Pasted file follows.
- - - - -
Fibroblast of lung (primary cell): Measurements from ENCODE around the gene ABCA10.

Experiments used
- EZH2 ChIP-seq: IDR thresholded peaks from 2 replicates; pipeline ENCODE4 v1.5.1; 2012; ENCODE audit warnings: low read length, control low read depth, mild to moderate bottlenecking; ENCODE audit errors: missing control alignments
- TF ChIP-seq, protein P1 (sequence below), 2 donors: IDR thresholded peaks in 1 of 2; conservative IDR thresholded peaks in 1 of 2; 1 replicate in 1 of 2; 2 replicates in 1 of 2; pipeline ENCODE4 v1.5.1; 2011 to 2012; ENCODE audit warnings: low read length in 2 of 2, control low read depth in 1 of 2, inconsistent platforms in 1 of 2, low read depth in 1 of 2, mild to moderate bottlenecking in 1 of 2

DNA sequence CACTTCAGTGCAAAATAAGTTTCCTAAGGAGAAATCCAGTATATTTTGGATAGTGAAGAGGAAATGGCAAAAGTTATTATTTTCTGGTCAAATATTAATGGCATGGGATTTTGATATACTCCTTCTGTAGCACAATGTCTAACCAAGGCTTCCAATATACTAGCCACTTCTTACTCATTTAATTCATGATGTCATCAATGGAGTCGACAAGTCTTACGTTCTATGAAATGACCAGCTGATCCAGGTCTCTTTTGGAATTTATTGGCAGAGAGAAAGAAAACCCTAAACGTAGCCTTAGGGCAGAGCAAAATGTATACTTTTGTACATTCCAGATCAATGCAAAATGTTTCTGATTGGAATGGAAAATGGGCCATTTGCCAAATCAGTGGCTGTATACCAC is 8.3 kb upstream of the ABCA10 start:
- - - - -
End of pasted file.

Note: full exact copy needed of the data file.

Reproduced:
Fibroblast of lung (primary cell): Measurements from ENCODE around the gene ABCA10.

Experiments used
- EZH2 ChIP-seq: IDR thresholded peaks from 2 replicates; pipeline ENCODE4 v1.5.1; 2012; ENCODE audit warnings: low read length, control low read depth, mild to moderate bottlenecking; ENCODE audit errors: missing control alignments
- TF ChIP-seq, protein P1 (sequence below), 2 donors: IDR thresholded peaks in 1 of 2; conservative IDR thresholded peaks in 1 of 2; 1 replicate in 1 of 2; 2 replicates in 1 of 2; pipeline ENCODE4 v1.5.1; 2011 to 2012; ENCODE audit warnings: low read length in 2 of 2, control low read depth in 1 of 2, inconsistent platforms in 1 of 2, low read depth in 1 of 2, mild to moderate bottlenecking in 1 of 2

DNA sequence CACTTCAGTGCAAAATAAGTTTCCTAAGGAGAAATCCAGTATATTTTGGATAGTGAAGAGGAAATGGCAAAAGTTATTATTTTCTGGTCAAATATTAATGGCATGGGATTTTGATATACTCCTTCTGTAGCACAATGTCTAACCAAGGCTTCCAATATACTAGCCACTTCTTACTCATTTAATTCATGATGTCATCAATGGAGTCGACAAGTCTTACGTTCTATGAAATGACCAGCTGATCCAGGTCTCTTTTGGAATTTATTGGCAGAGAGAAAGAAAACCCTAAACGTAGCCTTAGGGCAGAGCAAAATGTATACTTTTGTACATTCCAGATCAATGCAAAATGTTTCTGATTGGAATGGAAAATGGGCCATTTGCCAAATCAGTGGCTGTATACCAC is 8.3 kb upstream of the ABCA10 start: